2012-03-14 / Columnists
Pets, Pets, Pets
Westminster Wellstood Mystery Part 2: An artwork trace overlaps the search for Sensation, Westminster Kennel Club’s (WKC) iconic Pointer buried in Babylon in 1887. Last week’s “Pets” described the 1879 Wellstood steel engraving of Sensation’s silhouette which became symbolic of the famous dog show. Part 2 will trace the convoluted, “crime show” history of a copy of that print that found its way to Babylon, hours before a presentation about Sensation.
Brief Recap of Part 1: In 1879, a Wellstood engraving of Sensation at point was offered to the best of his offspring at the WKC show. The print was displayed over the celebrity Pointer himself in the benching area, and was awarded to his daughter Dutchess who happened to be a Babylon WKC puppy. Furthermore, the winning pup’s Dad and “Whisky” her Mom were buried in front of the WKC clubhouse near Southards Pond. The whereabouts of that prize print and its original plate remain unknown. Rare black & white 1879 copies do exist.
For a long time, WKC didn’t have a Wellstood, until one was discovered in 1935 among the collection of a South Carolina sportsman named Kirkover. A year later, WKC borrowed that print to make “a sufficient number” for members and select friends reproduced by the “Max Jaffee process”. Exact quantity unknown. The full Part 1 is available online in last week’s “Pets” (Beacon 3/8/12).
Wellstood on Ebay: Last June, while I was preparing for a talk about my Babylon WKC findings at the Old Town Hall Historical Museum, research pal, Karen Blasche, historian for the American Pointer Club, found a framed copy of the print in Texas on Ebay. She documents all things Pointer for Pointer posterity, and had kept a scan of the last Wellstood she saw for sale in 2000. Her friend won that one unframed. We compared dimensions and detail. They matched except for the color.
The latest seller had copied the blurb off Westminster’s website, including the part about Sensation being buried in Babylon. I got the impression he wasn’t an expert on dog art. Did he understand the print’s significance? He said he worked for Mayflower movers. He collected old prints, lithographs and antiques. A year before he made an offer to a customer with some old, unwanted prints in her closet. Imagine the discarded treasures movers see. Of course, I had to bid on the Wellstood, and hope someday to preservation frame it so it can hang in the same museum where Sensation made a brief easel debut last spring.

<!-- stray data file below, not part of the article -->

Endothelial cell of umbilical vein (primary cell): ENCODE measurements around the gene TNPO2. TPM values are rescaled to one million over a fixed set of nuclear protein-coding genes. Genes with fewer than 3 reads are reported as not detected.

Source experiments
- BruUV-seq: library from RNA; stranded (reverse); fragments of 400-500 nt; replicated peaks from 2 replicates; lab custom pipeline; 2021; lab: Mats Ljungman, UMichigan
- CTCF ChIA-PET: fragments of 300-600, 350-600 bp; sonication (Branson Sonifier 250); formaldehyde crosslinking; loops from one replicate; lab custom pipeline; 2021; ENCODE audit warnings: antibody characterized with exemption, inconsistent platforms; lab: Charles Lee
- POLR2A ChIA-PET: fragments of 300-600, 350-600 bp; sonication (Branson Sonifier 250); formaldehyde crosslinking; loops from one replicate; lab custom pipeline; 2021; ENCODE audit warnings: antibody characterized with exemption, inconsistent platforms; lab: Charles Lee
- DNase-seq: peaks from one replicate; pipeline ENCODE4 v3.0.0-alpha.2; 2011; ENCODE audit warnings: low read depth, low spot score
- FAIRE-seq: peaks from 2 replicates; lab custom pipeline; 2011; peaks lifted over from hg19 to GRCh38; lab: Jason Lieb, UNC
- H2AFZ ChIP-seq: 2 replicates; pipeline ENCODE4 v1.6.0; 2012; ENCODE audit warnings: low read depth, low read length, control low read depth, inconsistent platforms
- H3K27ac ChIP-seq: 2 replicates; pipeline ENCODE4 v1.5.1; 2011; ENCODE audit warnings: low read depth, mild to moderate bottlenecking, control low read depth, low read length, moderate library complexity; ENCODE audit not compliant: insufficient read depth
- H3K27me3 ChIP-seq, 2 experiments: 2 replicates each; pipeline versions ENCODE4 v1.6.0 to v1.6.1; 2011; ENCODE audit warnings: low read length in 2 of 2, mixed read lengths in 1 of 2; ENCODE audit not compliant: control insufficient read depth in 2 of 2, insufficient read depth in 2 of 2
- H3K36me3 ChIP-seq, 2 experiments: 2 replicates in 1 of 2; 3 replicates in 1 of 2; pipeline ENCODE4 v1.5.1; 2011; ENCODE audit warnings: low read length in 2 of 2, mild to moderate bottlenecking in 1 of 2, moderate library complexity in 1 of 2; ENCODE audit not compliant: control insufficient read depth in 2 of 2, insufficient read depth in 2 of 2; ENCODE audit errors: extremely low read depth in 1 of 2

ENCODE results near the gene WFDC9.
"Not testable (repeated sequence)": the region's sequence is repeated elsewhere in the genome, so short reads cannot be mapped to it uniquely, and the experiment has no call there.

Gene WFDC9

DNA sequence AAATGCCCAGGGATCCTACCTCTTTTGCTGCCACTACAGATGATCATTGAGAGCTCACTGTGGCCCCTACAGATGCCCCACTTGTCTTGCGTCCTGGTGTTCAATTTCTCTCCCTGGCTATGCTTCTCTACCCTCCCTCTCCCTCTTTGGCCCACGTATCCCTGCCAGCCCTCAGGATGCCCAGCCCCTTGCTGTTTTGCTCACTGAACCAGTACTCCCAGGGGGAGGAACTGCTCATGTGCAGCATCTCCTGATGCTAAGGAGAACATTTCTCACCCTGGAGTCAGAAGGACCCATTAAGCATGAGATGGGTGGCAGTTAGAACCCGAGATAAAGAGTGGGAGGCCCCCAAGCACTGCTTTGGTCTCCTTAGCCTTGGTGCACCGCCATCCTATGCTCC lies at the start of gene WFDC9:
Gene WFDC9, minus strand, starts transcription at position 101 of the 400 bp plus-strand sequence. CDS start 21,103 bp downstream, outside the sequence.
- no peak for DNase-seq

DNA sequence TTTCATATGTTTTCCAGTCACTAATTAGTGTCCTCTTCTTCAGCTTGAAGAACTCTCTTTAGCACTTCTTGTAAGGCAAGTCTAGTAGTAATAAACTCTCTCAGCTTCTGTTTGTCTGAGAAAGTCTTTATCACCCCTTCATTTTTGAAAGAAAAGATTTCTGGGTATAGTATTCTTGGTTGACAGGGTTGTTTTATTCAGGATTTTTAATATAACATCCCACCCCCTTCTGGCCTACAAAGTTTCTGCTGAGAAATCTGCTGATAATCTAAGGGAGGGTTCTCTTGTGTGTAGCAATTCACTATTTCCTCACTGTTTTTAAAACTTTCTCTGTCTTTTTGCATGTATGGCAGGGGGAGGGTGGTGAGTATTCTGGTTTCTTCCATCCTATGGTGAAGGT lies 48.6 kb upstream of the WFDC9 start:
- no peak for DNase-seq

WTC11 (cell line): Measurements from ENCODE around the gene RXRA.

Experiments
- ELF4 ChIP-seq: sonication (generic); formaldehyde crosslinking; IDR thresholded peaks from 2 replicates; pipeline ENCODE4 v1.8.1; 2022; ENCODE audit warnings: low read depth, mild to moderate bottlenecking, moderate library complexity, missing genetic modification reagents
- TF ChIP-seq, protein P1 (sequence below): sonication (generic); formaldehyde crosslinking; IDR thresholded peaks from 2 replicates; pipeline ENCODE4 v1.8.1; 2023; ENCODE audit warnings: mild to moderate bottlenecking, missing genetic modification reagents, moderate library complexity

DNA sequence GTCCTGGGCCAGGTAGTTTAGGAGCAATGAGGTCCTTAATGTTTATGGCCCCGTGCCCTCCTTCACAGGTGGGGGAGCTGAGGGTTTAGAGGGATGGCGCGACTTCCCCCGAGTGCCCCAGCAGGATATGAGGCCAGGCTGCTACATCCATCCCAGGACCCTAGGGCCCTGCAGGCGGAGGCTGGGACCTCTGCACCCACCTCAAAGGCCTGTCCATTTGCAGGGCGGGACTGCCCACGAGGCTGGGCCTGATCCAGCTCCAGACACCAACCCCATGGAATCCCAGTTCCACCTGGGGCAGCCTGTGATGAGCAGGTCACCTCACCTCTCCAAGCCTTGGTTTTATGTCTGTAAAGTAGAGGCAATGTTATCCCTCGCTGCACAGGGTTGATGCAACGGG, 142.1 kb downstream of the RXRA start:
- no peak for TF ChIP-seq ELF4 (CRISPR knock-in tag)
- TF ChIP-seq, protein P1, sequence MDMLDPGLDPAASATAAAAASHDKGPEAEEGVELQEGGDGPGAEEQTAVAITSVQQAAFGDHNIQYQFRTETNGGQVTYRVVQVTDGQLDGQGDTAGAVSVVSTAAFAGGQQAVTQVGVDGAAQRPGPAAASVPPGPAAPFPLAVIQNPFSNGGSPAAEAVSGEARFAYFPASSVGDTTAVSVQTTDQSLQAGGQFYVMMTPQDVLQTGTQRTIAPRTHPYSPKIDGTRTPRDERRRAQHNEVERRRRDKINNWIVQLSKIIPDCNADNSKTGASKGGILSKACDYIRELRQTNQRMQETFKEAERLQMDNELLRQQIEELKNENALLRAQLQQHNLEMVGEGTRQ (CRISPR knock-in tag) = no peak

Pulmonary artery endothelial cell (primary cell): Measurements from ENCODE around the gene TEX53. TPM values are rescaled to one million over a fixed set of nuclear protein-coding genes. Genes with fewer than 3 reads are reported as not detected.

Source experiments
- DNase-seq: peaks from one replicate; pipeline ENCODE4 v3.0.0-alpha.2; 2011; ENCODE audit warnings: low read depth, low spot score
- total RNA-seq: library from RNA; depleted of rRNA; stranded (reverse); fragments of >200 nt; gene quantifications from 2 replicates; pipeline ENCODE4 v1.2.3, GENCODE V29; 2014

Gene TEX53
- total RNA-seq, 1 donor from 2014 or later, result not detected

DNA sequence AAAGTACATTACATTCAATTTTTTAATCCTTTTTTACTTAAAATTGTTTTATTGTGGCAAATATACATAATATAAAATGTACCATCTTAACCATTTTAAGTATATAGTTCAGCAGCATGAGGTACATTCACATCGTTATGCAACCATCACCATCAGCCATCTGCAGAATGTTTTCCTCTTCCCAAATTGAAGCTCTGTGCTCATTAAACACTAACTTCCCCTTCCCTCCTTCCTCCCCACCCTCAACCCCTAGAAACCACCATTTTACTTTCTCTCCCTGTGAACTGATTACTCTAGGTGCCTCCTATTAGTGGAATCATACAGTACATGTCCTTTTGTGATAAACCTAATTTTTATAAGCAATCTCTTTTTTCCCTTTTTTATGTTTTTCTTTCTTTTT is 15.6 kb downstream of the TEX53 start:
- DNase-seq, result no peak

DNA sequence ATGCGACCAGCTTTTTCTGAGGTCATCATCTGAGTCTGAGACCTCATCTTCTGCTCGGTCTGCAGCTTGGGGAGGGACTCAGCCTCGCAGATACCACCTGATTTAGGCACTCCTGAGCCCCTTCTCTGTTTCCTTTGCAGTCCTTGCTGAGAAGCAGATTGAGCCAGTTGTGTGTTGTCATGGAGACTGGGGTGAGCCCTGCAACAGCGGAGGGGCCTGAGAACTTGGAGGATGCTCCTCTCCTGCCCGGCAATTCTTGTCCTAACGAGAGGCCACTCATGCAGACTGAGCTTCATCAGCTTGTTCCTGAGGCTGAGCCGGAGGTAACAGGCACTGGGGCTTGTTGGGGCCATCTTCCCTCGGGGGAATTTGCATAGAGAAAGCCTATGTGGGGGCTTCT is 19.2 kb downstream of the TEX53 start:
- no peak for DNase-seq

Other color copies, perhaps: At the time it seemed odd that the latest Wellstood was in muted color, rather than black & white, but that was before we knew the Jaffee “collotype” process could reproduce high-quality copies in monochrome or color. When I asked Mr. Stifel, WKC historian, if he had ever seen any like this listing, he replied that a copy in the WKC office had vestiges of color and that, in 2002, a Salt Lake City woman tried to sell Westminster a similar sounding copy that had been in her stepfather’s billiard room for several thousand dollars. He believed hers and mine might be 1936 Kirkover reprints but it appeared the Library of Congress line was missing on both so he couldn’t be sure. They might be from a different plate. I feared a cheap commercial copy.
Upon closer inspection under a magnifying glass, the Library of Congress line and the corner notations of “Drawn by J. Wellstood” and “Engraved by W. Wellstood” are faint but definitely evident on my color copy. I was ecstatic, thinking it one of the 1936 WKC commissioned Kirkovers.
Tracing the Texas Print: Because we suspect but cannot verify the print’s previous owner’s connection to a crime, names have been omitted to protect identities. So how did the print get in the lady’s closet? Luckily the Fort Worth framer had tagged the back of the print with his phone number. Would he remember this job? He told me that over 20 years ago he framed many dog prints, of which Wellstood may have been one, for a local man who owned Poodles and had a grooming “camp.” He gave me a first and last name, and added he hadn’t seen him lately.
Seems that everyone in Texas uses three names, and a Google search turned up that exact name with Wayne as a middle name of a man from Fort Worth who had died in 2009 at age 62 awaiting a liver transplant. His sister was his caretaker. Might she be the woman the mover met with the prints in her closet?
The deceased brother was an Air Force veteran, later policeman and private pilot who flew Lear jets out of Love Field which is an ironic tie-in, because the 1918 aerial photos taken over Southards Pond that appear to show the Westminster clubhouse right before it burned down, were taken by the 277th Aero Squadron which was organized during WWI at Love Field.
Further digging uncovered a 1981 US appeals court brief where a Texas pilot of the same triple name testified against his employers and pleaded guilty during a case involving marijuana smuggling and destroying a leased plane in Mexico. Though I desperately wanted confirmation, I never got up the nerve to call the framer back to ask if his late Poodle owning customer was also a pilot. Was my Wellstood print of Sensation once purchased with drug money? Inquiring minds want to know.
Adoptables at Babylon Town Shelter (631-643- 9270) Lamar St. W. Babylon: This tiny Maltese/Westie leprechaun #12-153 was found in N. Amityville. He is an older cutie, content to sit on your lap. “Samantha” #12-115 a stray PBGV mix needs a home without cats or small kids. What’s a PBGV, you ask? The letters stand for the breed- Petit Basset Griffon Vendeen.
Male: two Puggles; Tobey, the Hound mix pup; a parade of pleasant Pits.
Female: Delilah, queen of the shelter office; Lucy- Lab/ Chow; Diamond, Ms. Piggy, Emma from the Pit parade.
** Please visit and LIKE the revamped Babylon Animal Shelter Facebook page.
** Almost Home Chinese Auction Extravaganza-Sat. 3/24 at Elks Lodge in Smithtown call 631-627-3665.